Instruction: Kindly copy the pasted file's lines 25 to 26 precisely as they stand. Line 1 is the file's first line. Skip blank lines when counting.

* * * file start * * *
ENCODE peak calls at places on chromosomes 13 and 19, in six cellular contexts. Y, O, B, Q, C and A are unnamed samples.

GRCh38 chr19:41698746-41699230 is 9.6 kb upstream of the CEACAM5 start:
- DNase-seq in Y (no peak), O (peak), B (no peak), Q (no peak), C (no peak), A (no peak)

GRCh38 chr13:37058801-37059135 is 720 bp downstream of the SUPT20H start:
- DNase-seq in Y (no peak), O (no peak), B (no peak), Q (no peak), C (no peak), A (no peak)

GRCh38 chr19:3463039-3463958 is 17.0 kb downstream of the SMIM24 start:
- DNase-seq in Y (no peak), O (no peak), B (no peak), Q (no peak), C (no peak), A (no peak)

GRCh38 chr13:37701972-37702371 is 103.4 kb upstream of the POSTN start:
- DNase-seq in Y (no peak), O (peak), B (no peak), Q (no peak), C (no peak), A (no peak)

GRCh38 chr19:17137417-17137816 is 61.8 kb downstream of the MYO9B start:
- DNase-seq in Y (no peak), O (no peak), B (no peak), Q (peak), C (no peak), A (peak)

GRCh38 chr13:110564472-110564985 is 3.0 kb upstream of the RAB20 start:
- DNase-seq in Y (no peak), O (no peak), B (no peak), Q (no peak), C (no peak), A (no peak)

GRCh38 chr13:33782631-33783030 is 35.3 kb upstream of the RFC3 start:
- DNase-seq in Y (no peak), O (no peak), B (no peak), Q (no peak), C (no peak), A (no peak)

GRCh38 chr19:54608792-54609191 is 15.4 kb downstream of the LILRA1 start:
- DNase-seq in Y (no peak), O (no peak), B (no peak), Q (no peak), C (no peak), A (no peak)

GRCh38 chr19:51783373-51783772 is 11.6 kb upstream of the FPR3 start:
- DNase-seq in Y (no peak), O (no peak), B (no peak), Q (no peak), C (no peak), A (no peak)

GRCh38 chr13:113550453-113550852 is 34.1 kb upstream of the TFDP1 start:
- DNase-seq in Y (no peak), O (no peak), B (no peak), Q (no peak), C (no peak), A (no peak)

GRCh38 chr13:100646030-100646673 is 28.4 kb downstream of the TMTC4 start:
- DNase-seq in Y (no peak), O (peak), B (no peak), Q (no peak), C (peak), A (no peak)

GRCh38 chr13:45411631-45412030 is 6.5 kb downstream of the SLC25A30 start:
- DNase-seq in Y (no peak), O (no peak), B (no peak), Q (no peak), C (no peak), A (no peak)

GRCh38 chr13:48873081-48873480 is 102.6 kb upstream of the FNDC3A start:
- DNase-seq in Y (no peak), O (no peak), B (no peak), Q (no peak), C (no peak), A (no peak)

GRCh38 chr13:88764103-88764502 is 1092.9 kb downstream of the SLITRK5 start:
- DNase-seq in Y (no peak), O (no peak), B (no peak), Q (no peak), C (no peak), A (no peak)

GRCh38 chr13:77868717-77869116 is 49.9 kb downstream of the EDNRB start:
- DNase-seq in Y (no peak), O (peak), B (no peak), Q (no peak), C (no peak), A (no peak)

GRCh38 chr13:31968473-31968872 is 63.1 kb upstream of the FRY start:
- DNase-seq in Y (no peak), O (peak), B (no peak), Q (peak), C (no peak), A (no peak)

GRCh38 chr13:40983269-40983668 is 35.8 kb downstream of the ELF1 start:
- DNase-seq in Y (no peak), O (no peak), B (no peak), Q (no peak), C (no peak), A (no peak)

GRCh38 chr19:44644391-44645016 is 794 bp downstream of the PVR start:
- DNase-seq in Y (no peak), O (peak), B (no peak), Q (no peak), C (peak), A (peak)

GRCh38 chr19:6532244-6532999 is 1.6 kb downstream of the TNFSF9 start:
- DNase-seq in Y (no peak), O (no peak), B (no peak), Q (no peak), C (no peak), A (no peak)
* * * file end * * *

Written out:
- DNase-seq in Y (no peak), O (no peak), B (no peak), Q (no peak), C (no peak), A (no peak)

GRCh38 chr13:48873081-48873480 is 102.6 kb upstream of the FNDC3A start: